More on the Future (or Tomorrowland)

Posted by jwsadmin on May 10, 2015

This came from a FB discussion about what Disney attractions should be removed (being either stale, unpopular, or annoying - lots of calls for Dinorama, of course. I hold little interest in Avatarland and continue to think Disney would be better off promoting conservation by using their North and South American properties (Bambi, Brother Bear, and Up - imagine perhaps a coaster or dark ride based on escaping from the Forest Fire?). In any case, the constant call for removing the modern EPCOT FutureWorld attractions came up, often with the idea of restoring their 1982 originals in the nostalgic (but perhaps not accurate) memory that they were just better back then.
 
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hmm. aside from Disneyland's seasonal switches (small world and haunted mansion holiday, and their version of country bear jamboree 'til Pooh came along), I can only think of one time where a replacement attraction was closed down and the original one put in its place: the Enchanted Tiki Room recovering from having been under new management.
 
so not much of a precedent for that sort of thing. as much as the replacements for future world aren't so great (excepting a few: I happen to think Nemo works as a theme, though I would rather The Land get a little more respect than just as Soarin's waiting room), the originals were, while quaint and optimistic, still extremely dated. Just like with any of the tomorrowlands, the ability to stay ahead and not fall behind the technology curves is almost impossible. (the fact that most corporations won't even hint at what long term ideas they have for fear of them getting stolen, quite the contrast to the idealism of the worlds fair openness that inspired EPCOT in the first place)
 
...though i'll stress *almost*.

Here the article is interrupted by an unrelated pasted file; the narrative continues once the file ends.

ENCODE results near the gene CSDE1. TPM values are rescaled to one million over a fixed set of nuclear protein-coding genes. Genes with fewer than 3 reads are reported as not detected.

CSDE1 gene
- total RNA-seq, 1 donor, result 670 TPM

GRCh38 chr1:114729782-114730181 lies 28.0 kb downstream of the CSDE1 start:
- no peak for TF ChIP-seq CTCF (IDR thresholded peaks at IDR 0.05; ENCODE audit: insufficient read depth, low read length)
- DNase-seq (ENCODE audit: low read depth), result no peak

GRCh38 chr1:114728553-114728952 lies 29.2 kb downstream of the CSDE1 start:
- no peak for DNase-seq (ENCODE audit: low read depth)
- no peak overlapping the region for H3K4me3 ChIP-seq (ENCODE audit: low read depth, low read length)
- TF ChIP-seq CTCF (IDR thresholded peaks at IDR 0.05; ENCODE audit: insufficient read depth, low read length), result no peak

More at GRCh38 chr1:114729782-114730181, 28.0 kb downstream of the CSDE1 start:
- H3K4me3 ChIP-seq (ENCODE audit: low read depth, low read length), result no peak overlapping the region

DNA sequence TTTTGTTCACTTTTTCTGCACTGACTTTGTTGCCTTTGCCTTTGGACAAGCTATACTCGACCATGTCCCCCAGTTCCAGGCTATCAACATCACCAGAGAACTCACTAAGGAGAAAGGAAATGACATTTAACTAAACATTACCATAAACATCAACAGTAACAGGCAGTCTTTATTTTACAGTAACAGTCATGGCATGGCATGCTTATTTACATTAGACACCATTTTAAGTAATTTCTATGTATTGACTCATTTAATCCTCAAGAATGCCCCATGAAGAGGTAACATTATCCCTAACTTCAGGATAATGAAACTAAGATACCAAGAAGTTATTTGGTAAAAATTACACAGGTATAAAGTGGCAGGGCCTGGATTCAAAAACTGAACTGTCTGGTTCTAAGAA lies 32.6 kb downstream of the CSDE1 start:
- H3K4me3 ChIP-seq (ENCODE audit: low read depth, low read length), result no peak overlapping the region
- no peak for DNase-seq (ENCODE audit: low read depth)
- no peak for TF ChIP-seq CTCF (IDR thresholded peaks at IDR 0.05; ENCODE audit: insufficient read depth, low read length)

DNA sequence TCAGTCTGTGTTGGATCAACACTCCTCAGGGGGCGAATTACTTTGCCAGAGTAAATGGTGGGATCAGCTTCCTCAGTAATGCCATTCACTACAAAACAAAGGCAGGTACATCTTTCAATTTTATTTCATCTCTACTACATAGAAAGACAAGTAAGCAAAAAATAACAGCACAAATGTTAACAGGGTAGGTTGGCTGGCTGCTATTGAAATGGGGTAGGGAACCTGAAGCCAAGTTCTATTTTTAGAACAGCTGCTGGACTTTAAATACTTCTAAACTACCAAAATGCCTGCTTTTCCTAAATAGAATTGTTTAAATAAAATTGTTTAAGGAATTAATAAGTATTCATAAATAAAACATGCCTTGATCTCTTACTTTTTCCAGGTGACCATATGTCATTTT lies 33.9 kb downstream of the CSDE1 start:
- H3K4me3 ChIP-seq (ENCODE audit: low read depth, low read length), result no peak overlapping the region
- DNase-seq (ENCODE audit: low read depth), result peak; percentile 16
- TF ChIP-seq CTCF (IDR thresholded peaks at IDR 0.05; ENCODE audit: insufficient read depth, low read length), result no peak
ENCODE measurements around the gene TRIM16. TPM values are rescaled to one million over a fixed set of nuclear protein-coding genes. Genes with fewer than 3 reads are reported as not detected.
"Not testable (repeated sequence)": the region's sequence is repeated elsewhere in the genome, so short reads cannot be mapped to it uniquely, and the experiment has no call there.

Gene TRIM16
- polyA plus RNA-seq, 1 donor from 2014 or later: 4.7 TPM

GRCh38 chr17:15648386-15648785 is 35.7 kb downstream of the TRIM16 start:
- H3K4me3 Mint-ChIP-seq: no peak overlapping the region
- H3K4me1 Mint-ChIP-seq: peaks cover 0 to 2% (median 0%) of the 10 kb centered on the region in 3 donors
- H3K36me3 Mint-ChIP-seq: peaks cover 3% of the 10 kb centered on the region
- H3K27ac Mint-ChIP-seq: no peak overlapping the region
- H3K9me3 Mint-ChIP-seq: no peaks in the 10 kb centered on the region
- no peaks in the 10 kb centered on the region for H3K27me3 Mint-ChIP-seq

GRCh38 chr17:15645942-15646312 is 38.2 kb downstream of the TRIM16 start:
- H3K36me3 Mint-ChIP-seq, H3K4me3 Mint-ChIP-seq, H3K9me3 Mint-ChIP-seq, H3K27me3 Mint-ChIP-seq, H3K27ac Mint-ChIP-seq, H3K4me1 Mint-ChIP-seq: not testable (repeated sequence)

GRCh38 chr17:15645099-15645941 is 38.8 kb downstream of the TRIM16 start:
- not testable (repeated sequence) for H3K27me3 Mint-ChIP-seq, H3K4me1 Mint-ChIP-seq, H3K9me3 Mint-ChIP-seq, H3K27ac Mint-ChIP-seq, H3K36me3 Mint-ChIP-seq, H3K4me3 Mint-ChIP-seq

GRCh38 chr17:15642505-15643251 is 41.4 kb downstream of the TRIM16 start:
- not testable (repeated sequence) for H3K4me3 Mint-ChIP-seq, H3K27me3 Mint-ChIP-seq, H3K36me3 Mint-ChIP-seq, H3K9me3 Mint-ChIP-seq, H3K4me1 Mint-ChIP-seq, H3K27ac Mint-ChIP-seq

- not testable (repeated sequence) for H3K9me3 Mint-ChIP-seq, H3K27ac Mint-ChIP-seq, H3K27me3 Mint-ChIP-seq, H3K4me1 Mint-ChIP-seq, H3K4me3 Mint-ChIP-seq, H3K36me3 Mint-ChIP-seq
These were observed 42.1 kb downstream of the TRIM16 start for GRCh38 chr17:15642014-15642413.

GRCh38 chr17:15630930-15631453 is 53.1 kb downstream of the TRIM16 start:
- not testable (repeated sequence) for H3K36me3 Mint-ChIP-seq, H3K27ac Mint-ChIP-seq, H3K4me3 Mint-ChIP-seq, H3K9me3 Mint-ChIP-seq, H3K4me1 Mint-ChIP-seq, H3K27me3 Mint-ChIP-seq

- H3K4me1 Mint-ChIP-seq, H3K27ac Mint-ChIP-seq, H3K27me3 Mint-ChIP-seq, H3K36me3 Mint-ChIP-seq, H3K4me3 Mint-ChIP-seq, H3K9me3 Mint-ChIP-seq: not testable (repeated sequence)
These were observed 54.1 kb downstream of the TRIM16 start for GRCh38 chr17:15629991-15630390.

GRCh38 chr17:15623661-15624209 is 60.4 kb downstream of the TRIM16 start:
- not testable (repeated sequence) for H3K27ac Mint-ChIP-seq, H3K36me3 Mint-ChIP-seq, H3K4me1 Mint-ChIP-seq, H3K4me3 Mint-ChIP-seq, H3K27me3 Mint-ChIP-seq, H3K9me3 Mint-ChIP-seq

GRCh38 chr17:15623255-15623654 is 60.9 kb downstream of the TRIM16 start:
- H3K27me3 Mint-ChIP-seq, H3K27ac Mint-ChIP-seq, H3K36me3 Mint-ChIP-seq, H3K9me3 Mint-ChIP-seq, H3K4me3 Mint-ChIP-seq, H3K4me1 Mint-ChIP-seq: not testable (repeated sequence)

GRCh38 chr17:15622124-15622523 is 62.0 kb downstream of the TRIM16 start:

3-D CGI technology is clearly at a point (see the new Star Tours: not a model or real world background is in any of them, unlike the original) where the EPCOT attractions can be reconsidered as a more dynamic landscape. Combine that with the huge screens involved now in DCA for their animation room and world of color, then add in a little animatronic narration (a-la the single animatronic like Tough to be a Bug) and you can create a space that is capable of getting a new story every 6 months: always changing, always adapting. You couldn't do that in 1984 - film editing took too much work, as did reprogramming an AA. You couldn't even really do that in 2004: CGI, while very good, was still too expensive.
 
Today, it is possible. Today, World of Motion could have been done but with a unique experience every time.
 
So yeah, time to do what the Imagination replacements never did: redesign the attraction as one that can be dynamically changed every few months, always optimistic, always idealistic, always looking ahead...and never falling behind because it was just too expensive to change it after the future became the past (or the never happening) in 6 months time.
 
I say again: software is the key to the future, and yet software is (outside of Disneyland's Starcade), under-represented in any Futureworld or Tomorrowland. Just like the idea of TRON being a key symbol of Tomorrowland, what TRON represents as the real source of progress today, software, should be the key to keeping Futureworld in the future, and not the dated past.
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